Edited by Kate Dollarhyde

Copyedited by Chelle Parker

October 2020

2983 words — Reading time: around 14 minutes

Eighteen years ago, Ntinyari takes her heart out of her chest for the first time. It is a frightened bird in her hand. An ugly thing, slick with fat and slippery and loud, kugu kugu kugu. She squeezes it, willing it to still for just a moment and let her hear herself. Mother finds her fallen over, a marionette in a heap. Her heart has rolled under the bed.

“Why would you do this?” Mother asks, jamming her heart back in place and shuttering her chest. “I have given you everything.”

Ntinyari tries to remember she has no right to unhappiness, but she cannot help occasionally taking out and cataloging her parts: kidneys, lungs, vagina, eyes (those she puts back in immediately; watching herself from the table is disorienting), lips, spleen, uterus, nose, stomach (it sloshes with undigested breakfast), pancreas, ears, tongue, intestines. Everything is present, she thinks. Everything is present. Not a single part is missing.

Why then doesn’t laughter escape her in puffs of yellow, pink, and blue as it does the other girls at her secondary school? Could she not be as possessed of saccharine happiness? Or at least be at the center of some frivolous rebellion — going without a bra, for example? Anything to make her more than a well-mannered, if awkward, blob of excellent grades.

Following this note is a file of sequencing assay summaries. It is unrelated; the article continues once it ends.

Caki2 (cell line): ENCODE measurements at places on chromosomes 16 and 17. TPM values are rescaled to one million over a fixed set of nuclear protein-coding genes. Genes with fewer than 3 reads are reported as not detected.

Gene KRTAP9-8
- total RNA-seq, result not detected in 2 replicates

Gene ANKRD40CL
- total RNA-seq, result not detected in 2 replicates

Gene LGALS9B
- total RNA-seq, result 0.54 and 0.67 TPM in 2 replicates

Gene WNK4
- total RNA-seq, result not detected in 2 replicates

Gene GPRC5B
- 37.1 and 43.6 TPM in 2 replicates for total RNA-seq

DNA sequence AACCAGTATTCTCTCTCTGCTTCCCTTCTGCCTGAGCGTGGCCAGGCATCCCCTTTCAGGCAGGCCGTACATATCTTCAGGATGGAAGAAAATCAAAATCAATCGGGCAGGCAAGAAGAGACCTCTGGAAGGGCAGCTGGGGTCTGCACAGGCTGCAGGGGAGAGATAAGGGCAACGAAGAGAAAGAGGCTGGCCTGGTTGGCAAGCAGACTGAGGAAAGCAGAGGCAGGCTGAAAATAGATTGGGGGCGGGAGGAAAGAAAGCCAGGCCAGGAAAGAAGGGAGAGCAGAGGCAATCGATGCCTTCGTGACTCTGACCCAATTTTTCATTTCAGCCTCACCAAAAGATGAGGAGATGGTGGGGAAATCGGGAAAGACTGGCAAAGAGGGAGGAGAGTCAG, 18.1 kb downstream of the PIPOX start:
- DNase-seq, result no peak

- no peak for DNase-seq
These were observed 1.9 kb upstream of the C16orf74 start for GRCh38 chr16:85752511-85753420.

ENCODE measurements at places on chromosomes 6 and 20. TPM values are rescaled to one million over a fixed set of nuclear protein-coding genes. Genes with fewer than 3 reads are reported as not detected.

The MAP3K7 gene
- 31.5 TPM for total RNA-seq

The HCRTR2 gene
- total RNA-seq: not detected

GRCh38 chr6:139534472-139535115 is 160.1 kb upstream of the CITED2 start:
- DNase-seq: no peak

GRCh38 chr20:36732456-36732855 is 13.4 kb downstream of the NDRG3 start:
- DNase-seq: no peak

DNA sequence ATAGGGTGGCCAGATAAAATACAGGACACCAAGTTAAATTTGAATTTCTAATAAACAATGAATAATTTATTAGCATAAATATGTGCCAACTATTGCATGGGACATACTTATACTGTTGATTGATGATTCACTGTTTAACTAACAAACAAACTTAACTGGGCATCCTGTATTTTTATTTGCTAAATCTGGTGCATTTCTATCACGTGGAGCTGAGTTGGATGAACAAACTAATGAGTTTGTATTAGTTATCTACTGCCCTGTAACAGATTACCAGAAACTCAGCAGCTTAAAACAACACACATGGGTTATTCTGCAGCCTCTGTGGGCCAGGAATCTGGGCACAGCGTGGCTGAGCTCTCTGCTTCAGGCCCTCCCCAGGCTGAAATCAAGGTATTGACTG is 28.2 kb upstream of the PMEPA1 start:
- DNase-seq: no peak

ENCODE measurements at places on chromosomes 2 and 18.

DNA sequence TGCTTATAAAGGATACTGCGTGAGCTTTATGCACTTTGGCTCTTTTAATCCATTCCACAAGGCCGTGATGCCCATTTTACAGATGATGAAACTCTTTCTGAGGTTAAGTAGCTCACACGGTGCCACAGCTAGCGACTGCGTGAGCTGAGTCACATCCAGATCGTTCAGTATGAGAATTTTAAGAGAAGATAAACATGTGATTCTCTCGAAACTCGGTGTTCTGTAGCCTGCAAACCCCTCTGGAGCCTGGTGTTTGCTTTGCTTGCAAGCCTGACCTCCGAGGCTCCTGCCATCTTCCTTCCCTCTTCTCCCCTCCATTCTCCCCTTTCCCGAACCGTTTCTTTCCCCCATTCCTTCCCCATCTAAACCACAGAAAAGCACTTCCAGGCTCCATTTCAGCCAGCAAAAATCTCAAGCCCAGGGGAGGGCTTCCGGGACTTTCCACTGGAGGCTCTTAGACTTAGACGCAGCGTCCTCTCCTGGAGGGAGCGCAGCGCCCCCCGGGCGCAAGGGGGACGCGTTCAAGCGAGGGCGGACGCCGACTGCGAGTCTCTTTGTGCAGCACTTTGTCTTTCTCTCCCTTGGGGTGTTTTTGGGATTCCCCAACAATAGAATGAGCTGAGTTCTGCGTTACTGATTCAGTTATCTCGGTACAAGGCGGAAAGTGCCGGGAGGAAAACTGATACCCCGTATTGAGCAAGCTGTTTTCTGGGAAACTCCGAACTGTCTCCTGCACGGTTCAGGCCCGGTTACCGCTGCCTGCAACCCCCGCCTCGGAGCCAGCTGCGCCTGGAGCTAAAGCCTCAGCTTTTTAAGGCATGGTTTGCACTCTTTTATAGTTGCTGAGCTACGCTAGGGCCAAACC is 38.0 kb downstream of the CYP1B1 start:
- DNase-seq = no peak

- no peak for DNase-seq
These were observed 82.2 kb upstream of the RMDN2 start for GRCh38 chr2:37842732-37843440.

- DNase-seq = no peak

They meet at a nightclub they are both a year too young to be in. Together and drunk on fruity cocktails, Kiku and Ntinyari own the deserted floor, vanishing and reappearing among the coloured strobe lights, each feeling secure because the other is there. They shout introductions over the licentious dancehall music and are soon grinding buttock to pelvis, because they can and because it makes men stare greedily. A few hours later, they are bent over a sink, united in vomiting and the best of friends.

Kiku’s love for nail polish, makeup, and perfume soon permeates Ntinyari’s bedroom. Mother approves: Kiku is just the kind of influence Ntinyari needs to smooth out her edges.

“Ask her what she is doing to her skin,” Mother says.